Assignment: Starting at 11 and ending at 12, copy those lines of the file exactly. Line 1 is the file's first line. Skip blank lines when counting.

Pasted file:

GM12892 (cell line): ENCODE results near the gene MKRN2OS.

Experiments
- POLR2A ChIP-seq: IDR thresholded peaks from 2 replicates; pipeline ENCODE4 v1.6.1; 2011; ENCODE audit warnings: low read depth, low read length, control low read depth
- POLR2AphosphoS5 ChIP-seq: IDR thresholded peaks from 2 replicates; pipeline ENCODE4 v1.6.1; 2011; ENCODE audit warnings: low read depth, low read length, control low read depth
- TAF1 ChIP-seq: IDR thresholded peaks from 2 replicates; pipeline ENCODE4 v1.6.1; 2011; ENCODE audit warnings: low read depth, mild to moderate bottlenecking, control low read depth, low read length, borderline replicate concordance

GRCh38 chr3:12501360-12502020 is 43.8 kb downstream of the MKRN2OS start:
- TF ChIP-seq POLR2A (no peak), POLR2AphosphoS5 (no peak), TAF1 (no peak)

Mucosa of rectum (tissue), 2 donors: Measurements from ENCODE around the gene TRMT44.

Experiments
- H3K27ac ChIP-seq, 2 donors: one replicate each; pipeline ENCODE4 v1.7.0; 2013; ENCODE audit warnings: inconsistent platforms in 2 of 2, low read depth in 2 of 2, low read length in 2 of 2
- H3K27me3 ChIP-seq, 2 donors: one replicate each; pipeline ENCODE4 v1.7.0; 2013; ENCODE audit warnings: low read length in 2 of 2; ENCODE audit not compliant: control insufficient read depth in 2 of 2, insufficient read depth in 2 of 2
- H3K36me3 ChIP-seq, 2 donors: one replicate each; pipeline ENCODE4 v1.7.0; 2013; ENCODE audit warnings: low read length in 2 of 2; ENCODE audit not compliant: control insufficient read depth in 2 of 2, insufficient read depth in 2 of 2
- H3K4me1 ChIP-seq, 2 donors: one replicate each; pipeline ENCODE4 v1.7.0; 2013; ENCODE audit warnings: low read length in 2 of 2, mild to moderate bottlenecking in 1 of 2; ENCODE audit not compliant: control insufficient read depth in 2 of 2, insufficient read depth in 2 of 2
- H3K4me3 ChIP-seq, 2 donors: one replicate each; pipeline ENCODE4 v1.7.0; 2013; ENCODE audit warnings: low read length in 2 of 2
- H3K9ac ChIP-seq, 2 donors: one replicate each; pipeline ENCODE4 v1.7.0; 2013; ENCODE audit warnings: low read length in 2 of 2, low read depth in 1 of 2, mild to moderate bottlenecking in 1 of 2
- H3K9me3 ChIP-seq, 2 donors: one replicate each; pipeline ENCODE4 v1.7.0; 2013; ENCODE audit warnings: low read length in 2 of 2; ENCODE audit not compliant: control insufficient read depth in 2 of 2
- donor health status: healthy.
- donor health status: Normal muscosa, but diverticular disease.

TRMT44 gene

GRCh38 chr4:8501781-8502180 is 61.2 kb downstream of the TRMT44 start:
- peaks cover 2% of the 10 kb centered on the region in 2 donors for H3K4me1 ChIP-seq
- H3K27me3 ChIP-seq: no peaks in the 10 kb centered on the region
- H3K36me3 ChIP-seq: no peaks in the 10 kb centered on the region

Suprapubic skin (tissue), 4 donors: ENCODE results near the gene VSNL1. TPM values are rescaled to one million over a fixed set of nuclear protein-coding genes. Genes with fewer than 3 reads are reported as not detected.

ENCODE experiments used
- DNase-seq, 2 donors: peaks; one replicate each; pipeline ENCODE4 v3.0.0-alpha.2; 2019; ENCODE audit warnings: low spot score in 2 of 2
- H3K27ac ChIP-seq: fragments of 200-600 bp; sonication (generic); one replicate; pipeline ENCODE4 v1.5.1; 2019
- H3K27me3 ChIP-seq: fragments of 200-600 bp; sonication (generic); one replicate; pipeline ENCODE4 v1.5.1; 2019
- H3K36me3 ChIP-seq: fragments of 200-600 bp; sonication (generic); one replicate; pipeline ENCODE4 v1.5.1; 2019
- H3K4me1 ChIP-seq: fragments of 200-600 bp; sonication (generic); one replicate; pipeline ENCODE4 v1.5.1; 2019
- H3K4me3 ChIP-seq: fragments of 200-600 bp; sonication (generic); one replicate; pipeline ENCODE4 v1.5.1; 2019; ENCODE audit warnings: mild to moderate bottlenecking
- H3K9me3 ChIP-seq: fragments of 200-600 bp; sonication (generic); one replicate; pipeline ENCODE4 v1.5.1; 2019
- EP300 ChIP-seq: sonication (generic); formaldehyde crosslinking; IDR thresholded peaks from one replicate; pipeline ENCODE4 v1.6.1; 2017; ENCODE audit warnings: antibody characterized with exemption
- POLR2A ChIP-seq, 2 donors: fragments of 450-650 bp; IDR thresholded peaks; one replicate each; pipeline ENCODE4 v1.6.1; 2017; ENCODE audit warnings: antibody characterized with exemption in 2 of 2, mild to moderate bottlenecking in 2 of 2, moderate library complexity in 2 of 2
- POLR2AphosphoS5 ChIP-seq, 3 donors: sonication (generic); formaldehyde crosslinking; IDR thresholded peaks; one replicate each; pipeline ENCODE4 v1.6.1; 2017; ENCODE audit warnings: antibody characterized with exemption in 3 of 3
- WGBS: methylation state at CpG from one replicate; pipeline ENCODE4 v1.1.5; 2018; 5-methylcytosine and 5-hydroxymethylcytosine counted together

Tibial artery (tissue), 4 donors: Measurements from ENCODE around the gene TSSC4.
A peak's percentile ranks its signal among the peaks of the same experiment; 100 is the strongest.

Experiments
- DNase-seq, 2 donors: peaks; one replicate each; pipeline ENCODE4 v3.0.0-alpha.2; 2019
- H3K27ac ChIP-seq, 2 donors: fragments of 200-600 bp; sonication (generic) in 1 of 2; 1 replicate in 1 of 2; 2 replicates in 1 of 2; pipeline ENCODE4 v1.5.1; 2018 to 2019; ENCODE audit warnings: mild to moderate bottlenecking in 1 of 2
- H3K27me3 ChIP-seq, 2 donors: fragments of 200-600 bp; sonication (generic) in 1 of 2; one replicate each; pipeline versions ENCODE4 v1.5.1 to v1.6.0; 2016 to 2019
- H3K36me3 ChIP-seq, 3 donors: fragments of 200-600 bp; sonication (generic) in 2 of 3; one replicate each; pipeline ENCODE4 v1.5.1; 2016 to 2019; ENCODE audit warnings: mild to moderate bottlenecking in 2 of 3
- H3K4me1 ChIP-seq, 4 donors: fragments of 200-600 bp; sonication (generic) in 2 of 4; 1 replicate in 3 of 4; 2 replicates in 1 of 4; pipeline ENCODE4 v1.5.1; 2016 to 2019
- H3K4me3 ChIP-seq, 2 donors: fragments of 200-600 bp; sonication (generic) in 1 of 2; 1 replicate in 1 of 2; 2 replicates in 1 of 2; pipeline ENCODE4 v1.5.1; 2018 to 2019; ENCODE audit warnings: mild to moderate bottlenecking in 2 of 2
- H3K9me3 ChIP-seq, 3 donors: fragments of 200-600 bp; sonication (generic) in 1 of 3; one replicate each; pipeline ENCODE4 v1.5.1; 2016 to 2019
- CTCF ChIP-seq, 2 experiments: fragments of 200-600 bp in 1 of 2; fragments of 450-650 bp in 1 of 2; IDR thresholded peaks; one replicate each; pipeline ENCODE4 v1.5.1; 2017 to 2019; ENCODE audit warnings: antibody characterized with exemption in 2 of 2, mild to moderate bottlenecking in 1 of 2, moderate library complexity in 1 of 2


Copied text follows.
- H3K27me3 ChIP-seq, 2 donors: one replicate each; pipeline ENCODE4 v1.7.0; 2013; ENCODE audit warnings: low read length in 2 of 2; ENCODE audit not compliant: control insufficient read depth in 2 of 2, insufficient read depth in 2 of 2
- H3K36me3 ChIP-seq, 2 donors: one replicate each; pipeline ENCODE4 v1.7.0; 2013; ENCODE audit warnings: low read length in 2 of 2; ENCODE audit not compliant: control insufficient read depth in 2 of 2, insufficient read depth in 2 of 2